In this guest post below, Matthew Tarduno explores how cities can regulate and draft policies that address congestion, while not losing economic efficiency, in the age of rideshare.
In 2015, Travis Kalanick imagined ridesharing ushering in “a world where there’s no more traffic in Boston in five years.” It would be an understatement to say that this vision has failed to materialize: Mounting evidence from both academics and the companies themselves suggests Uber and Lyft are actively worsening urban traffic. This additional stress to already- clogged city streets has governments the world across crafting policies to address congestion.
Naturally, some of these policies are better designed than others. In this post I’ll cover a few common approaches to dealing with congestion in the ridesharing age, with an eye on economic efficiency: How does each policy address the causes of congestion? What are the costs of the policy, and who bears these costs?
But first, it may be useful to lay some groundwork on congestion policy. To economists, solving congestion is fundamentally an issue of providing the right incentives. In most cities across the world, drivers don’t take into account the impact that their driving has on the travel time of other road users.
Through this lens, a well-designed congestion policy will provide incentives for drivers to avoid driving at congested times or places.
So who are our candidates, and how well do they check these boxes?
Cap or Ban Uber and Lyft
From NYC’s ridesharing cap to Vancouver’s decade-long abstention to the never-ending saga in London, policies that limit or outlaw ridesharing activity have been the most popular approaches by city governments to address negative side effects of ridesharing activity.
From an economists’ viewpoint, these policies are — to put things nicely — imperfect. One might imagine that city governments are both worried about congestion and care about the happiness of city residents. An outright ban doesn’t score well in either of these dimensions.
Absent transportation network companies (TNC), urban environments will still suffer from congestion if other drivers don’t face some sort of incentive to push them away from peak periods. Banning TNCs also means losing substantial benefits: flexible work, increase mobility, reduced drunk driving, etc.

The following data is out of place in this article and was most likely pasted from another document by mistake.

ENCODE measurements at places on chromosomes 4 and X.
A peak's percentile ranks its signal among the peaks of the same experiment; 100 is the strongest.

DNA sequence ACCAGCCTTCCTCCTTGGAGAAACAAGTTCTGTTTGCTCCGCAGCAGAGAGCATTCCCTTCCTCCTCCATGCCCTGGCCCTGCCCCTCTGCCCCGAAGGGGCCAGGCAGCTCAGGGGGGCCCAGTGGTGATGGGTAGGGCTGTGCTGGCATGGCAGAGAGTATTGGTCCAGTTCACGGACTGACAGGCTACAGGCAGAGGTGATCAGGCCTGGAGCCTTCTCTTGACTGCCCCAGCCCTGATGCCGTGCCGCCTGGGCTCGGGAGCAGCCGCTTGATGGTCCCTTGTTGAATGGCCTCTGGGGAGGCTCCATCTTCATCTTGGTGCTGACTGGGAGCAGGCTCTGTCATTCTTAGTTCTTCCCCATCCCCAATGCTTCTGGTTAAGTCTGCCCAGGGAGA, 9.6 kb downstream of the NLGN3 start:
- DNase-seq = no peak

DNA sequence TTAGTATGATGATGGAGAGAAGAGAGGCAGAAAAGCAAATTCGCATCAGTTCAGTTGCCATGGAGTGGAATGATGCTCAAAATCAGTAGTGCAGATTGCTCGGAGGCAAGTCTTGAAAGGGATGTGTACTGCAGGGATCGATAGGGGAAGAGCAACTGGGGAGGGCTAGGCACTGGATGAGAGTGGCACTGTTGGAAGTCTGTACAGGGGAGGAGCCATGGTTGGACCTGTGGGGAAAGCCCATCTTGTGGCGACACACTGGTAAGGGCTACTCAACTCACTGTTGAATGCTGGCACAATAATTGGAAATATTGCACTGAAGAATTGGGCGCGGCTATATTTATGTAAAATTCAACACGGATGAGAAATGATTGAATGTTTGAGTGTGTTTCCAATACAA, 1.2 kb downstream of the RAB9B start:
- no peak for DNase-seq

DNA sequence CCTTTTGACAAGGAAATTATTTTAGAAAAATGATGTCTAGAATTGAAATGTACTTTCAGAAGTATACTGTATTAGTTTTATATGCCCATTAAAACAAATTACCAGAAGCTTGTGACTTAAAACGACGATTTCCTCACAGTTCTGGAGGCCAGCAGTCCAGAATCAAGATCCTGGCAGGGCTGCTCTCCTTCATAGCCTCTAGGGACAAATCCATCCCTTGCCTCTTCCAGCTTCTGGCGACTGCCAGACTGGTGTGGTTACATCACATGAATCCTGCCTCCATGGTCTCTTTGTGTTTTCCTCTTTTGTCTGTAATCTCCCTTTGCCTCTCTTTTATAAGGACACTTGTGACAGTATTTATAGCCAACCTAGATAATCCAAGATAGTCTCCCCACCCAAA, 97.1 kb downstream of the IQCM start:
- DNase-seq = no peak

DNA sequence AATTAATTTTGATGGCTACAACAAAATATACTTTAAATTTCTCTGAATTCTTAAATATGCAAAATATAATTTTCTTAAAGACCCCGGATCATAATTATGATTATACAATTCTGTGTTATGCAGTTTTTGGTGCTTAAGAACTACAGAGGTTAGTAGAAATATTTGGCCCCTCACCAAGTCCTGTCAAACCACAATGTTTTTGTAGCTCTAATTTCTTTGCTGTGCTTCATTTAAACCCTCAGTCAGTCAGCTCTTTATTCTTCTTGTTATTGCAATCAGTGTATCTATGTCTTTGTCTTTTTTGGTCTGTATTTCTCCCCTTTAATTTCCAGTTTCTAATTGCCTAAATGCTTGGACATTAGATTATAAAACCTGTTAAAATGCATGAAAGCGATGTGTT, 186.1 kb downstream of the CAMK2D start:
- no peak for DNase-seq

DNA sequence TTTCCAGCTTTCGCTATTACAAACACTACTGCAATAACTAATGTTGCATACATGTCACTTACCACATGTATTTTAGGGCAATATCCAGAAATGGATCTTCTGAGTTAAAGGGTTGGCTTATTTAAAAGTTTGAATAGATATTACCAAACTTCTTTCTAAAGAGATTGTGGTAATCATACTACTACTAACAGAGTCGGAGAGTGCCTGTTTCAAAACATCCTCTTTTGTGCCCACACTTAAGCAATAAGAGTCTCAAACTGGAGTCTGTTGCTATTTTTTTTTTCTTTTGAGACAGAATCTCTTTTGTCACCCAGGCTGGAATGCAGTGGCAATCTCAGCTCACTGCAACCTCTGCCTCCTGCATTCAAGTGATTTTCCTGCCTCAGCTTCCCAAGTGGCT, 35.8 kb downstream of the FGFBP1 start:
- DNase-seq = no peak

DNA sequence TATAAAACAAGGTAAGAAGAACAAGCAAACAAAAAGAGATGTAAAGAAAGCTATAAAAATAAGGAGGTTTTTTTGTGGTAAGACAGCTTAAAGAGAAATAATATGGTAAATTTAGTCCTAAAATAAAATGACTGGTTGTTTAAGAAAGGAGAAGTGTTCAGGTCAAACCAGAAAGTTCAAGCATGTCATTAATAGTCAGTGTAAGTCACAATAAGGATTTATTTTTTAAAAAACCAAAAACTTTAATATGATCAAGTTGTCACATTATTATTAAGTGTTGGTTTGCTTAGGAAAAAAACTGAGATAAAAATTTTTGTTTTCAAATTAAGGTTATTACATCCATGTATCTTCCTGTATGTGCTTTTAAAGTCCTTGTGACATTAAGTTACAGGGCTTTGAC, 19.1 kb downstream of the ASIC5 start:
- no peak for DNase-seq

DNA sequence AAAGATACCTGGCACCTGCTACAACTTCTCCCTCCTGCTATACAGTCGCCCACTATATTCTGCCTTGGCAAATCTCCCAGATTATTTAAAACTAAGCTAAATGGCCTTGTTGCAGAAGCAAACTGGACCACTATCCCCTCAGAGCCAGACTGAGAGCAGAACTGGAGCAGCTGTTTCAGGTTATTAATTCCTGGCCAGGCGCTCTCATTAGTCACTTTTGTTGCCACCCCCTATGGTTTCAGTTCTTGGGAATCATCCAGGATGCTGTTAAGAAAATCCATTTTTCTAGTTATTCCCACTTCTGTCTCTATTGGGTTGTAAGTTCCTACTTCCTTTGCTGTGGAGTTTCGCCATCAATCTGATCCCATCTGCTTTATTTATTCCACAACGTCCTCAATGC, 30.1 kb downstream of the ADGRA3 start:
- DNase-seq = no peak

In my working paper, I put some numbers on the cost-benefit of a TNC ban. I find that in Austin, TX, TNCs cause slowdowns that cost Austinites 60 million dollars annually. That’s about the same size as estimates of the benefits to consumers in Austin.
If one were to also take into account other harder-to-quantify benefits, like flexible work and safety, it is likely the case that banning TNCs is, on net, a loss for city residents.
So while restricting TNC activity will likely curb urban congestion, outright bans throw out the baby with the bathwater. And, as robotic economists, we have empirically determined that the baby is indeed worth more than the bathwater.
Our second contestant:
Tax Uber and Lyft
Policies to tax ridesharing companies directly have gained traction recently, and these laws have some compelling features. Lack of information is a major hurdle in designing efficient congestion policies: It’s hard for policymakers to tell what kind of trips contribute the most to traffic.
Because Uber and Lyft have mountains of data at their disposal, a tax levied directly on TNCs might be able to better target congestion than could a toll on a bridge, or a charge for using the city center. It might also be easier politically (we see you, San Francisco!) to levy a tax on companies rather than drivers.